On the return I set the cruise control at 70 and the display at the end of the trip shows 53.2

    I have 8777 miles on the car and my mileage just gets better with every passing month.

    My record is from Harrisburg PA to Philadelphia where I got 57.8 MPG. My speed was between 65 and 70 but I did have some tail wind.

    It's my short trips that bring down my mileage. My average is 8777 miles and 180.9 gallons of gas for lifetime MPG of 48.518.
  • I heard that cruise control helps a lot also. You can practice dead-band acceleration, which is pretty much a proven technique as discussed in yahoo groups. It basically means, when you accelerate, avoid the arrow to and from the battery on the display screen. You want to avoid engine horsepower going into the battery instead of the wheels, especially during acceleration. You would rather charge the battery with regen-braking. Battery in Prius is a good thing but you loose about 17% of the energy when you get it back(83% efficient).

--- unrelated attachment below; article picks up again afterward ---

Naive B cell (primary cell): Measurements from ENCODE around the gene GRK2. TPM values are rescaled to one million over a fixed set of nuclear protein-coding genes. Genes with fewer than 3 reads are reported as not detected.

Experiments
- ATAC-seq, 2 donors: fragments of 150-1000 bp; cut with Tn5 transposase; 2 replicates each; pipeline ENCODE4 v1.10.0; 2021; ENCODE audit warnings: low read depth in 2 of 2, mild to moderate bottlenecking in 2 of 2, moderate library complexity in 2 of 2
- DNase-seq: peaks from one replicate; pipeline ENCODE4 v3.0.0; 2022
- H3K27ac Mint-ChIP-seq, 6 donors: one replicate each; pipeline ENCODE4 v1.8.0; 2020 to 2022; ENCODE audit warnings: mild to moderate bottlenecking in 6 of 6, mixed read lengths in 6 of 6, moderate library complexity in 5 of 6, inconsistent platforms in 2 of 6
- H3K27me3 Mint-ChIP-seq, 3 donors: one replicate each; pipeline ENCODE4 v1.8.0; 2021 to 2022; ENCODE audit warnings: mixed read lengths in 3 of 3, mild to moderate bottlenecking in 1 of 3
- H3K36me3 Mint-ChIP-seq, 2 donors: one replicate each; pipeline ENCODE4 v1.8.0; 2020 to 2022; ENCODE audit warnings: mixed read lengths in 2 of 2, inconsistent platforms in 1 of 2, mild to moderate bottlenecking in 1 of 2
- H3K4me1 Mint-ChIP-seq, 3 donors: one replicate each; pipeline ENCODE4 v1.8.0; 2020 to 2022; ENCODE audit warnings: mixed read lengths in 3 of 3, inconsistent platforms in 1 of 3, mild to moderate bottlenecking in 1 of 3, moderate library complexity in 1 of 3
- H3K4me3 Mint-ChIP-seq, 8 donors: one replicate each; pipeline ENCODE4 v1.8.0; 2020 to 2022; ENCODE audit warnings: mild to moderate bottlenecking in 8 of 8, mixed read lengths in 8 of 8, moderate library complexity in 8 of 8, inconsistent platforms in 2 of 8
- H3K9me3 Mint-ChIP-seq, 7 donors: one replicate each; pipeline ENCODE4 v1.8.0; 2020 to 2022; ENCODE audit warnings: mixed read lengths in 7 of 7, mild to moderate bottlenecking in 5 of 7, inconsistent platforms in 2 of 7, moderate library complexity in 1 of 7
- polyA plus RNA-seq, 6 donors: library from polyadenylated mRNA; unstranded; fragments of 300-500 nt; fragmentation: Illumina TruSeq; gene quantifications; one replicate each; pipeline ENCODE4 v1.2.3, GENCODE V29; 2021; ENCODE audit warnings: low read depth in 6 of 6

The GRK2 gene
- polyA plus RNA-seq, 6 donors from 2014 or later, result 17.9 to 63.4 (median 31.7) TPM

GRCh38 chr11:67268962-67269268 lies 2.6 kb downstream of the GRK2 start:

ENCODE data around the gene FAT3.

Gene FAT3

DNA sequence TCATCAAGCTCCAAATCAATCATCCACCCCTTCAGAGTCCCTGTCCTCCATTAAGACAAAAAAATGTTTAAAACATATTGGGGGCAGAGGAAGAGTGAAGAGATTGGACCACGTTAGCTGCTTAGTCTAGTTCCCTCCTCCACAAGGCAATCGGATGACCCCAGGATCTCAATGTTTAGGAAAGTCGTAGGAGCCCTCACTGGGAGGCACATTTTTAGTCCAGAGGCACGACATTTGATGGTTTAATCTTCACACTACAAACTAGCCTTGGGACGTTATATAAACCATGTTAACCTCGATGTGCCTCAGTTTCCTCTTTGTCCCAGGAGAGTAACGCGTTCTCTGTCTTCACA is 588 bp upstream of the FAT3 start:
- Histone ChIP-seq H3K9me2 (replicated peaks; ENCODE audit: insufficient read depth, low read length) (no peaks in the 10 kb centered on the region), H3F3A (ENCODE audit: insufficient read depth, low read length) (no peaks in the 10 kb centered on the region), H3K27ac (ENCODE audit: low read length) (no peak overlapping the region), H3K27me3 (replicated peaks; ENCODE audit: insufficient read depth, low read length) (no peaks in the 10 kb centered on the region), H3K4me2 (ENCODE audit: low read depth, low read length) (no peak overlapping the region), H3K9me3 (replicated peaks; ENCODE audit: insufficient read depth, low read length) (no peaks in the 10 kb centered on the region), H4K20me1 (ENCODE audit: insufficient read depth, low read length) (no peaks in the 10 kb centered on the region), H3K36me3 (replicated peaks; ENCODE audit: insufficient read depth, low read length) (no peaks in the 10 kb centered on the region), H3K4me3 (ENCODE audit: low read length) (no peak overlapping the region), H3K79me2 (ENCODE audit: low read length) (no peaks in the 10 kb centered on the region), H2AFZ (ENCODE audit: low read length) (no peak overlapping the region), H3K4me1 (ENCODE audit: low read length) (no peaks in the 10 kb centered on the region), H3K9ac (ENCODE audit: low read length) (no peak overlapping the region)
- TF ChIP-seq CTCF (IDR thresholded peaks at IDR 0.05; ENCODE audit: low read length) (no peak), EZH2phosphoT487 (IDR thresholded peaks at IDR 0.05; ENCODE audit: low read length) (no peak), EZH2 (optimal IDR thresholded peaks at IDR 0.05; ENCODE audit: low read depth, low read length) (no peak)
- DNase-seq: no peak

Using battery as little as possible will also prolong the life of the battery since you are saving the recharge cycles.

    Dennis
  • quasar4quasar4 Posts: 110
    --Yup it's hard to keep a gap without some bonehead squeezing in to jockey for position. It's ironic that the aggressive driver hell-bent on getting to his destination in the least amount of time, actually causes the very traffic jams that slow him and everyone else down.
  • quasar4quasar4 Posts: 110
    --Most of my 5200 miles (guessing about 80%) are at highway speeds. Half of the miles were on a trip from the East Coast to the Midwest. Not sure why other people can't duplicate the 50 mpg number. On that trip I just set the cruise control on 70 and the car got an average of 50.3 mpg over 2000 miles (and that included driving through the Appalachian Mountains of PA). Other than that trip, most of my miles come from short trips to work (8 miles with 6 of them on the interstate). I'm sure my mileage would be much higher if I had a longer commute and more sub-highway speed driving. In those situations, I usually get 55-60 mpg.